14th St. Development

IMG_4390, originally uploaded by Prince of Petworth.

I believe this is the huge deal that is going to be demolished and redeveloped soon on lower 14th St. near Chapin and Florida.

17 Comment

  • ..and keep in mind that this is where Oscars Hair Salon used to be. They just moved to Georgia Avenue near Brightwood. I’ve gotten my hair cut there for years and they do a great job. So, in a way, its benefited Ga Ave.

  • This is exactly where that development is going to occur. I have been informed by many people who live on Chapin and Clifton (both condo owners and co-op/section 8 owners alike) that this is said location. I am mad about it not because of Ocscar’s relocating but because the damn Papa John is leaving. I, of course, employing a hyperbola in my semantics.

  • Cliff,
    I’m in the market for a good hair cut. Where did Oscars move to? And does the hair cut cost less than $20?

  • for those of your ‘mourning’ the loss of a cheap haircut, all you have to do is walk a few blocks south to the hair cuttery for a haircut & shampoo for less than 20 buck (i believe 16).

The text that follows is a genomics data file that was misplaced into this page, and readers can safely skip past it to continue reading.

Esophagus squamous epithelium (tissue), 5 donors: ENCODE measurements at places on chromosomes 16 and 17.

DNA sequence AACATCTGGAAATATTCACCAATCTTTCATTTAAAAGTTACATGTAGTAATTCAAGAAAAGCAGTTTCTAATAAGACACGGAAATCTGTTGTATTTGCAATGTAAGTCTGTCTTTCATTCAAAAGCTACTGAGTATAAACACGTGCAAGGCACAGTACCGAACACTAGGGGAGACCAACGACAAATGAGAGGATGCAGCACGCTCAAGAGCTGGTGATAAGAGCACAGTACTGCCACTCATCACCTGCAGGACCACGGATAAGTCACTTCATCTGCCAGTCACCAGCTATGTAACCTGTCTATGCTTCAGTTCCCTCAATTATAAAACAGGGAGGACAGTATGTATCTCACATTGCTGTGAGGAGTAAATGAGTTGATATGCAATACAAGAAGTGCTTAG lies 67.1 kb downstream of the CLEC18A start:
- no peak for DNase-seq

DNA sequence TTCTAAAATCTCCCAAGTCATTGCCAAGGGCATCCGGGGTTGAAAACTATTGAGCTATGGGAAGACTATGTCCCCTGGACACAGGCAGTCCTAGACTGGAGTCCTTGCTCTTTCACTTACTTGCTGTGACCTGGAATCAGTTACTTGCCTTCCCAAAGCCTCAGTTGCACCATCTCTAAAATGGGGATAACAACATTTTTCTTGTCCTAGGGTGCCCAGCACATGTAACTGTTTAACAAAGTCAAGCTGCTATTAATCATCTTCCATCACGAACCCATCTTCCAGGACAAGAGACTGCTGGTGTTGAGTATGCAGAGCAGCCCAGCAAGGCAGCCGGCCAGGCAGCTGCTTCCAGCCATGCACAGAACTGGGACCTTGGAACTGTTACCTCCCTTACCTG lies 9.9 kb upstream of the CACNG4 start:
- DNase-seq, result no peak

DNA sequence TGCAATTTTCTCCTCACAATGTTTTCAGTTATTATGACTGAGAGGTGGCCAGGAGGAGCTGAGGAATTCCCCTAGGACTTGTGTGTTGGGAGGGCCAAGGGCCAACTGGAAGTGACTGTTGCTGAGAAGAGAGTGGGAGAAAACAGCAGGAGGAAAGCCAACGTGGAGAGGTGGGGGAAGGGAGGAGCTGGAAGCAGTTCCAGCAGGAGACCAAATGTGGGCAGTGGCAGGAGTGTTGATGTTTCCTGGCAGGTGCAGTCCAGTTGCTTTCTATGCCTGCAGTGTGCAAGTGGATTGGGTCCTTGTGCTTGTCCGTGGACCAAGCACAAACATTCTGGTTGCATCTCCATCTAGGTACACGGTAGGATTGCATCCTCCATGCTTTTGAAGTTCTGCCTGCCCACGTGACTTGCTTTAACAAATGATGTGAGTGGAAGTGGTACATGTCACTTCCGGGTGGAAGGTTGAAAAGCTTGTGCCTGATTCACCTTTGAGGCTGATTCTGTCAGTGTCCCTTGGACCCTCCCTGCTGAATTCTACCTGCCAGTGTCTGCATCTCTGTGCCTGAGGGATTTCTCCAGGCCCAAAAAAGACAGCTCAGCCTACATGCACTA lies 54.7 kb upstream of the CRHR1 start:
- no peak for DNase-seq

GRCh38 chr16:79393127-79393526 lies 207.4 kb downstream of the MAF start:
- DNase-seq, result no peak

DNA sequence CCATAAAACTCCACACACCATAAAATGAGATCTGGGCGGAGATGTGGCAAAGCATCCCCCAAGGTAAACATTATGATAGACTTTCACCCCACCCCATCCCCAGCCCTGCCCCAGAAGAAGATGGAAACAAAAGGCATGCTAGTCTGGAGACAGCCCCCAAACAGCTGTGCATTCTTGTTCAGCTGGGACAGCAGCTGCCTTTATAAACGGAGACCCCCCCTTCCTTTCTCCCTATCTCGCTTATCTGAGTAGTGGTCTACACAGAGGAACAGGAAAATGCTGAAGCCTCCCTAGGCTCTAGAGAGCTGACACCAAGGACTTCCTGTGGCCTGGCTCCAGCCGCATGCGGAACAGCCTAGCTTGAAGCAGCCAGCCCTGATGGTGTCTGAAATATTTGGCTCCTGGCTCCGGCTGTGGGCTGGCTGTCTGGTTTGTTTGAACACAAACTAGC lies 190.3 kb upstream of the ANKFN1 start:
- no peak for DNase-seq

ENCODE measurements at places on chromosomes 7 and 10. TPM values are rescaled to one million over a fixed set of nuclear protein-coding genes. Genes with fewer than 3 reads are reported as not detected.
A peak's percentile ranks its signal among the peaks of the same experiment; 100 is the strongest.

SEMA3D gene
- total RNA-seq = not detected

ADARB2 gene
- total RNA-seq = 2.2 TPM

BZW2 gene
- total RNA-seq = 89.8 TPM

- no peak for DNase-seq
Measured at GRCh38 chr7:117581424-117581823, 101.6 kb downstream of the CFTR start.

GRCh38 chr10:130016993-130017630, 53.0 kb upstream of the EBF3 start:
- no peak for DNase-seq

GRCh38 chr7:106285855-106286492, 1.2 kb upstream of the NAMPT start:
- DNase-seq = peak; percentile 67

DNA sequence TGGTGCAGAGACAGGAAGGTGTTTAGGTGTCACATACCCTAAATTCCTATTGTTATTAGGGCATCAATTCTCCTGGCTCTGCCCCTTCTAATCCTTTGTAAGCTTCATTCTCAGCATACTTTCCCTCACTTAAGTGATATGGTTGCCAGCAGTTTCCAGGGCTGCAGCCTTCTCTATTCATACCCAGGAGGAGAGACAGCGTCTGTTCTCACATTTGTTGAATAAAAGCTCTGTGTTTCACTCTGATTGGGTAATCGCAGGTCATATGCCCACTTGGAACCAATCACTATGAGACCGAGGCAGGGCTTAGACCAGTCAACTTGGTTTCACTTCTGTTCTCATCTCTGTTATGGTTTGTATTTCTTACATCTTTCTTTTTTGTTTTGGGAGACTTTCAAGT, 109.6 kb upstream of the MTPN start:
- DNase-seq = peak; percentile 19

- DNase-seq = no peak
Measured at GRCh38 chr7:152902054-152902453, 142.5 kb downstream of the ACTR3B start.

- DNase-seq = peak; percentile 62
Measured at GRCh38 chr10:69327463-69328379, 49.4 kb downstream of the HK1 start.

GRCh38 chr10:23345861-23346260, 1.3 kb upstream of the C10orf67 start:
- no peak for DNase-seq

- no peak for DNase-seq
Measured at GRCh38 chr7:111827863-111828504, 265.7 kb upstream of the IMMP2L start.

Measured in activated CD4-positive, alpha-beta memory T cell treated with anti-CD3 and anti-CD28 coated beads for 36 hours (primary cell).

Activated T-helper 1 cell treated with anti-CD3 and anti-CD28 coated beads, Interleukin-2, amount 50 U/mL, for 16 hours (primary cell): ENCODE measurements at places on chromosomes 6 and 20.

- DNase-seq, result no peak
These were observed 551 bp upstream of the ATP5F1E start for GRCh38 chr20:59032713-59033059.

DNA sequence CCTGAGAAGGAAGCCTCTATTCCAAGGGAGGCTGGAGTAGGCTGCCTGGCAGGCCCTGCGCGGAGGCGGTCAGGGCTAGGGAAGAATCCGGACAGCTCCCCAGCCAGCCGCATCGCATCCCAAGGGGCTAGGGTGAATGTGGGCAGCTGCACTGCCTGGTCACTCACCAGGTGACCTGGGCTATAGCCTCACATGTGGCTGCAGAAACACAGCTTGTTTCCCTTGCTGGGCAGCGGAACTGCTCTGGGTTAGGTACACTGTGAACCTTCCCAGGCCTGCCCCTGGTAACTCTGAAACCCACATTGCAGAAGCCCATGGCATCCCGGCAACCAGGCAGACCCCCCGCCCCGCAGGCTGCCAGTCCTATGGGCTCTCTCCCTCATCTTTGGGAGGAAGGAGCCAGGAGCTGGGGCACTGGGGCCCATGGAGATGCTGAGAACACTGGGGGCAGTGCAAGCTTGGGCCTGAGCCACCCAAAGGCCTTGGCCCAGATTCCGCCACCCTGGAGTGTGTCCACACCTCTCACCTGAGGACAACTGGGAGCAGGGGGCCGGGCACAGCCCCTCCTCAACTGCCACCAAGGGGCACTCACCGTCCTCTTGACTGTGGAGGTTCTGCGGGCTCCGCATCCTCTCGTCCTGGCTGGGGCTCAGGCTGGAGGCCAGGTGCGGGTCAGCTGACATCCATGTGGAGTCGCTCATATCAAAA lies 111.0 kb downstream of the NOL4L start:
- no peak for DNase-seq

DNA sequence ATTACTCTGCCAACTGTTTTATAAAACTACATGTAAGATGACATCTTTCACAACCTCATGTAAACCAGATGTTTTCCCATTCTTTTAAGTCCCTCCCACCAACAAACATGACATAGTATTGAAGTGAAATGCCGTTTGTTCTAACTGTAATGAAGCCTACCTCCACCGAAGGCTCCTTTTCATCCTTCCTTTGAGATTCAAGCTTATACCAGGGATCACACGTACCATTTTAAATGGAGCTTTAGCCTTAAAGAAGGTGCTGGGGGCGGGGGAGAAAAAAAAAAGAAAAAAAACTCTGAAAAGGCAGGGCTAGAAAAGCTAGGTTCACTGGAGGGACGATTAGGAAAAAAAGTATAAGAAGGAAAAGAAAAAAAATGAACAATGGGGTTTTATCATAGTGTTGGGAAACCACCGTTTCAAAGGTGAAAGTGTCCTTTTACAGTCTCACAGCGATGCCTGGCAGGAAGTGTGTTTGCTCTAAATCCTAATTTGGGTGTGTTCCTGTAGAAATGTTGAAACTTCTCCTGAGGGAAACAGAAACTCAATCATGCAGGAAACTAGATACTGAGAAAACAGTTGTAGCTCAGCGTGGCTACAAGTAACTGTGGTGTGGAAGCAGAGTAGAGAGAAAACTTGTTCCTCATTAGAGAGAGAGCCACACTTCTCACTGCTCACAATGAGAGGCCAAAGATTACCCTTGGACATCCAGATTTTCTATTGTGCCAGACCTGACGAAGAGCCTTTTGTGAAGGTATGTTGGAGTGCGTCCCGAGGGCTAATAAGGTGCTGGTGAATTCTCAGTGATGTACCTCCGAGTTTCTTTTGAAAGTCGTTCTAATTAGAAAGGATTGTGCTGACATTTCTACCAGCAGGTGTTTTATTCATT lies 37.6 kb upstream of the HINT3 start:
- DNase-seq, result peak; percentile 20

anyway, a suburban strip mall never belonged in the rich heart of DC. it marred the landscaped.

    hopefully, the developers will do better this time.

  • Invisible Sun:
    Umm. Here you are bemoaning a “suburban strip mall” which housed a unique, to-be-missed, locally-owned business to then suggest people find a replacement in a giant chain. Must I say that these chains really sustain the monoculture typifying the suburbs. You should move back to the suburbs and enjoy your hair cuttery out there.

  • I bet there was a time when people were applauding the construction of that particular center. Now it goes, and other takes its place — it’s the circle of life, minus the Elton John soundtrack.

    I used to go to the laundromat there every now and then, when it was called Big Wash. That’s where I learned that front loaders really do work well.

  • That place was a frequent cite of shooting, stabbings and served as an open air drug market. One of the best things for the safety of the community is its destruction. Thank goodness!

  • Frequent site, not cite. Sorry about that.